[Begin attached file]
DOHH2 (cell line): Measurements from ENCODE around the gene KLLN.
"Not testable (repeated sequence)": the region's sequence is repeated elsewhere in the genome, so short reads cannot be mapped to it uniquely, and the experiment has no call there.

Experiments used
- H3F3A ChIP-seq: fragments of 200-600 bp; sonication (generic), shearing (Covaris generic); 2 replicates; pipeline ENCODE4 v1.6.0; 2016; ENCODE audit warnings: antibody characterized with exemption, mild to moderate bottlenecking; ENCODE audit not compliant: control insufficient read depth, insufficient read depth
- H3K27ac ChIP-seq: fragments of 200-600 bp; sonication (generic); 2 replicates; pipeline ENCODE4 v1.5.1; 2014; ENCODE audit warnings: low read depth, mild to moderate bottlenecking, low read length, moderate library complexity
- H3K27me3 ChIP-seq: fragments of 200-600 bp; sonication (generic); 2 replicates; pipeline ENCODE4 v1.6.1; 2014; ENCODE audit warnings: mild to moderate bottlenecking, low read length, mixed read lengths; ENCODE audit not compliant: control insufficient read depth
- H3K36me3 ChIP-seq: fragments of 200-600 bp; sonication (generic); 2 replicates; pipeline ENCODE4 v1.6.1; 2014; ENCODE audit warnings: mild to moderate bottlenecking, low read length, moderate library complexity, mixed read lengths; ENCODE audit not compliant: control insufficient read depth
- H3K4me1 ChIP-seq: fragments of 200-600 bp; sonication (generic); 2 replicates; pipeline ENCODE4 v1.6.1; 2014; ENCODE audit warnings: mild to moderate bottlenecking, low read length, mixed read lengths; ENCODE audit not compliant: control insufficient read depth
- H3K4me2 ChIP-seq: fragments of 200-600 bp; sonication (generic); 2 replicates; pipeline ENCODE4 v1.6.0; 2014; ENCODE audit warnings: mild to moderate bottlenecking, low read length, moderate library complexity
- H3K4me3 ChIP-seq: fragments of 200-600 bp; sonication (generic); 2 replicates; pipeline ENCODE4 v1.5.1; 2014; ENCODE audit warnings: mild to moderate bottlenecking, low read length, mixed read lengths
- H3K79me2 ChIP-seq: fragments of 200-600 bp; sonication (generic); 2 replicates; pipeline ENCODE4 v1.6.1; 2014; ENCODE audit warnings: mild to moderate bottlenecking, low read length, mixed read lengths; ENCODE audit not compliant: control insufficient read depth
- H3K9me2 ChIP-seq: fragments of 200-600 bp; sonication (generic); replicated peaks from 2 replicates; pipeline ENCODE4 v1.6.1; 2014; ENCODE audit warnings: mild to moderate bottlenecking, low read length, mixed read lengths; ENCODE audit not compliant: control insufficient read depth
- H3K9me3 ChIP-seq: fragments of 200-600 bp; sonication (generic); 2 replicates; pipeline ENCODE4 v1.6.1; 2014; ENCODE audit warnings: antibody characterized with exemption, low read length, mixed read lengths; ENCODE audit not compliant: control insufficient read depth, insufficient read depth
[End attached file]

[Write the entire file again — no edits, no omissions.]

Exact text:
DOHH2 (cell line): Measurements from ENCODE around the gene KLLN.
"Not testable (repeated sequence)": the region's sequence is repeated elsewhere in the genome, so short reads cannot be mapped to it uniquely, and the experiment has no call there.

Experiments used
- H3F3A ChIP-seq: fragments of 200-600 bp; sonication (generic), shearing (Covaris generic); 2 replicates; pipeline ENCODE4 v1.6.0; 2016; ENCODE audit warnings: antibody characterized with exemption, mild to moderate bottlenecking; ENCODE audit not compliant: control insufficient read depth, insufficient read depth
- H3K27ac ChIP-seq: fragments of 200-600 bp; sonication (generic); 2 replicates; pipeline ENCODE4 v1.5.1; 2014; ENCODE audit warnings: low read depth, mild to moderate bottlenecking, low read length, moderate library complexity
- H3K27me3 ChIP-seq: fragments of 200-600 bp; sonication (generic); 2 replicates; pipeline ENCODE4 v1.6.1; 2014; ENCODE audit warnings: mild to moderate bottlenecking, low read length, mixed read lengths; ENCODE audit not compliant: control insufficient read depth
- H3K36me3 ChIP-seq: fragments of 200-600 bp; sonication (generic); 2 replicates; pipeline ENCODE4 v1.6.1; 2014; ENCODE audit warnings: mild to moderate bottlenecking, low read length, moderate library complexity, mixed read lengths; ENCODE audit not compliant: control insufficient read depth
- H3K4me1 ChIP-seq: fragments of 200-600 bp; sonication (generic); 2 replicates; pipeline ENCODE4 v1.6.1; 2014; ENCODE audit warnings: mild to moderate bottlenecking, low read length, mixed read lengths; ENCODE audit not compliant: control insufficient read depth
- H3K4me2 ChIP-seq: fragments of 200-600 bp; sonication (generic); 2 replicates; pipeline ENCODE4 v1.6.0; 2014; ENCODE audit warnings: mild to moderate bottlenecking, low read length, moderate library complexity
- H3K4me3 ChIP-seq: fragments of 200-600 bp; sonication (generic); 2 replicates; pipeline ENCODE4 v1.5.1; 2014; ENCODE audit warnings: mild to moderate bottlenecking, low read length, mixed read lengths
- H3K79me2 ChIP-seq: fragments of 200-600 bp; sonication (generic); 2 replicates; pipeline ENCODE4 v1.6.1; 2014; ENCODE audit warnings: mild to moderate bottlenecking, low read length, mixed read lengths; ENCODE audit not compliant: control insufficient read depth
- H3K9me2 ChIP-seq: fragments of 200-600 bp; sonication (generic); replicated peaks from 2 replicates; pipeline ENCODE4 v1.6.1; 2014; ENCODE audit warnings: mild to moderate bottlenecking, low read length, mixed read lengths; ENCODE audit not compliant: control insufficient read depth
- H3K9me3 ChIP-seq: fragments of 200-600 bp; sonication (generic); 2 replicates; pipeline ENCODE4 v1.6.1; 2014; ENCODE audit warnings: antibody characterized with exemption, low read length, mixed read lengths; ENCODE audit not compliant: control insufficient read depth, insufficient read depth